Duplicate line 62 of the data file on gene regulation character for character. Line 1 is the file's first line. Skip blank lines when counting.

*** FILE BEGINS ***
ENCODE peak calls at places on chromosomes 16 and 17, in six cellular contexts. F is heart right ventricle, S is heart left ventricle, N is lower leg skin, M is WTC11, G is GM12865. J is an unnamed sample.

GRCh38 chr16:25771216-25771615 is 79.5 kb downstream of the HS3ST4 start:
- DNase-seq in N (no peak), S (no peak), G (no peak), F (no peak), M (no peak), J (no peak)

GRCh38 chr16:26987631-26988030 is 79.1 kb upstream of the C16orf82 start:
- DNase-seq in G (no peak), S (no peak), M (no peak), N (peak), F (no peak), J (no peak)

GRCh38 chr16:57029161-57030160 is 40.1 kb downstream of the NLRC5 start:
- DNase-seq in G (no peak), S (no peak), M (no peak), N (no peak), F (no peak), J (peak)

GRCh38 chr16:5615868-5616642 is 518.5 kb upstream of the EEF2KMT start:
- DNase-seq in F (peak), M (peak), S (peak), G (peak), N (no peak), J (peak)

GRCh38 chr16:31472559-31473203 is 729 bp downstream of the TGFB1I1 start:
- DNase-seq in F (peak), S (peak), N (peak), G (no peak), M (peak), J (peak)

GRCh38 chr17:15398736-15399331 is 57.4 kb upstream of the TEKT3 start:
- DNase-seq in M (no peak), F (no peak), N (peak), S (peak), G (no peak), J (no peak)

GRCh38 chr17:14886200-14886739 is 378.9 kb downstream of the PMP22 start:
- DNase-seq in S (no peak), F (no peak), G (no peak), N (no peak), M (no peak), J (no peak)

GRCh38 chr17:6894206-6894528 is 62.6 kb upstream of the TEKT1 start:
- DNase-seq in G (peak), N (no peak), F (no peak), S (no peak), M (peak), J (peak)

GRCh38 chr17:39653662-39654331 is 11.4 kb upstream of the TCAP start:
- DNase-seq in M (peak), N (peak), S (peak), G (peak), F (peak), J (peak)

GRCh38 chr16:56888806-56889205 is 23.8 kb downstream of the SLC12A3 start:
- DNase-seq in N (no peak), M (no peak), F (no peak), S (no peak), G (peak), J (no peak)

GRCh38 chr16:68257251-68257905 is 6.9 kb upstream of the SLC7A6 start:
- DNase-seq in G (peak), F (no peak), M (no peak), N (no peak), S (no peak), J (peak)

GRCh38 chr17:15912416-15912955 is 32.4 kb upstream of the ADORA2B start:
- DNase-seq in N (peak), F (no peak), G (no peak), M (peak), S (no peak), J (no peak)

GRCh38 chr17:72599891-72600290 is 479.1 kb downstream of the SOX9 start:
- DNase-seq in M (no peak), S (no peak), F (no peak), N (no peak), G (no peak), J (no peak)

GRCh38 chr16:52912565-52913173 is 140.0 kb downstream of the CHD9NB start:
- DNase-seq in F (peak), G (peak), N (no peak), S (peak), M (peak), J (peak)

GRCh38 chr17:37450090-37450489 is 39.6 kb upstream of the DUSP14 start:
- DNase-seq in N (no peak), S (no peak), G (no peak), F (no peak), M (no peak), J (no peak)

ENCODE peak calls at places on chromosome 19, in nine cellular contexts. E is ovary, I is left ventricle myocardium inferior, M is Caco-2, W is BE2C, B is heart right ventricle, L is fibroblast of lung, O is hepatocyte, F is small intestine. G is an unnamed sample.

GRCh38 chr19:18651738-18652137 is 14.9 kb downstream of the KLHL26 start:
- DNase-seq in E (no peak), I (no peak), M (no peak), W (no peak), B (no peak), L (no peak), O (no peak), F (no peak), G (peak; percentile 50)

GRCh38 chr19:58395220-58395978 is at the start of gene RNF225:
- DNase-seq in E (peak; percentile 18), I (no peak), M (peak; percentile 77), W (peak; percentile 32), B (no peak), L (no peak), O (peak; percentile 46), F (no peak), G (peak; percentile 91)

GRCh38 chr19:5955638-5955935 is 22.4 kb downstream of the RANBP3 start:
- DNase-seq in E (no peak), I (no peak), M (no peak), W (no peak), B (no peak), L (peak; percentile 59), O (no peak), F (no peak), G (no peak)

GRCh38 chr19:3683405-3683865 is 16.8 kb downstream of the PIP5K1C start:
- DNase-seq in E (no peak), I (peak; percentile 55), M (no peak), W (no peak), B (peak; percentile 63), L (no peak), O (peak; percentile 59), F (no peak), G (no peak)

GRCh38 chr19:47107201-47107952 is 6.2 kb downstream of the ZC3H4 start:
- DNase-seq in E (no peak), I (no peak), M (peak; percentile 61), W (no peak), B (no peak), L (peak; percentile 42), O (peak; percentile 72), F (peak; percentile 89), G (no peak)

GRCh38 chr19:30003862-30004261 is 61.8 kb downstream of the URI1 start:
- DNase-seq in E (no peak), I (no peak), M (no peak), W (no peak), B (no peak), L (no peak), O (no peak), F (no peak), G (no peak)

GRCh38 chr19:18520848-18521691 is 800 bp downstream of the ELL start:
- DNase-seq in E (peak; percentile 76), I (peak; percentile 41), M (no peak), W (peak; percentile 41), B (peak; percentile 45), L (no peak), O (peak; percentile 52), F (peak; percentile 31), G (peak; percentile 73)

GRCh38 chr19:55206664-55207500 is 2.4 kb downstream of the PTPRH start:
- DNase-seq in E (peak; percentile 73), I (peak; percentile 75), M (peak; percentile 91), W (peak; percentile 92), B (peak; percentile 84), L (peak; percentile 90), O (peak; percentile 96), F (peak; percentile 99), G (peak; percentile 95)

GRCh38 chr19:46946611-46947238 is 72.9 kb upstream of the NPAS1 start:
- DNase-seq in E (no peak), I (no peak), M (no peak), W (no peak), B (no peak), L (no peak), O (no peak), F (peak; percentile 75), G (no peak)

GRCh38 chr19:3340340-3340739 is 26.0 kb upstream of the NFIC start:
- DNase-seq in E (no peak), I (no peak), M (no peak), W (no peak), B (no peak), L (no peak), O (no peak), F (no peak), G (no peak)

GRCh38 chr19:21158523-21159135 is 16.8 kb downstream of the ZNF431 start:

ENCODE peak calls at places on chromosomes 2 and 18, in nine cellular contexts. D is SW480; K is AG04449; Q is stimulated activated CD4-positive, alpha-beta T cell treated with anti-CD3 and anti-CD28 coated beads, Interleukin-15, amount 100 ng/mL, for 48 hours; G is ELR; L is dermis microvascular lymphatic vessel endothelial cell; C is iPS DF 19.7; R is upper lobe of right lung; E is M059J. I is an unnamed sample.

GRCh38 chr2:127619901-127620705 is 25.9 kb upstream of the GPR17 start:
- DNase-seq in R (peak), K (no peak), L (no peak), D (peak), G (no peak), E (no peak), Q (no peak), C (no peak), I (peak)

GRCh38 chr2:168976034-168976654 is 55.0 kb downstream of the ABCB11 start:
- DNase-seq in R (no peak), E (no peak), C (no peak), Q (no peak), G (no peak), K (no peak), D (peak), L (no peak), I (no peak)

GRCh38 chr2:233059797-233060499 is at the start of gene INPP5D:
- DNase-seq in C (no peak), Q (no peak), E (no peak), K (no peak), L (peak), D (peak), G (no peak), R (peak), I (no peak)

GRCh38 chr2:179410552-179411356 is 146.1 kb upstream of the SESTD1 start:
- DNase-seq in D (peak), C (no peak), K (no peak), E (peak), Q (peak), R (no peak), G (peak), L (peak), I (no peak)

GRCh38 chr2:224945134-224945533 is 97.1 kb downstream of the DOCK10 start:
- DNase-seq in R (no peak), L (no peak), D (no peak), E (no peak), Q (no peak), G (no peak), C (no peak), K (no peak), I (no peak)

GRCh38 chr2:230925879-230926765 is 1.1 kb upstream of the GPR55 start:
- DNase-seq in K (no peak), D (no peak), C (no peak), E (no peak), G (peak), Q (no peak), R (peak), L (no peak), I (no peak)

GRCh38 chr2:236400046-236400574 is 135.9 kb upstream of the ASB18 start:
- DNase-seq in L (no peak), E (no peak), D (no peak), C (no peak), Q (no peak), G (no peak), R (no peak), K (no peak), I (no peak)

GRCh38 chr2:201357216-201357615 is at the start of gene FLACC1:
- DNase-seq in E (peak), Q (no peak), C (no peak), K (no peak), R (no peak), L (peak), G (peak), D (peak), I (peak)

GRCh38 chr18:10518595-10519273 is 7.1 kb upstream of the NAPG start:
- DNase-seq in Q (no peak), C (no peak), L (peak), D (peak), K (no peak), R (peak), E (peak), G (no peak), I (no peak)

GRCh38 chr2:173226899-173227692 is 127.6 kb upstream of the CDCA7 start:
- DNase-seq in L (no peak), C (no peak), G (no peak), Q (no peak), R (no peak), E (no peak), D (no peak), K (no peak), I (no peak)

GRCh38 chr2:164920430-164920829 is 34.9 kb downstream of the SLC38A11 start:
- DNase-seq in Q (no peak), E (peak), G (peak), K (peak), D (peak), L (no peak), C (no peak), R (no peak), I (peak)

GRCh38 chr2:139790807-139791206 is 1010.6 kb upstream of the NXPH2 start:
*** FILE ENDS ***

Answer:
- DNase-seq in D (peak), C (no peak), K (no peak), E (peak), Q (peak), R (no peak), G (peak), L (peak), I (no peak)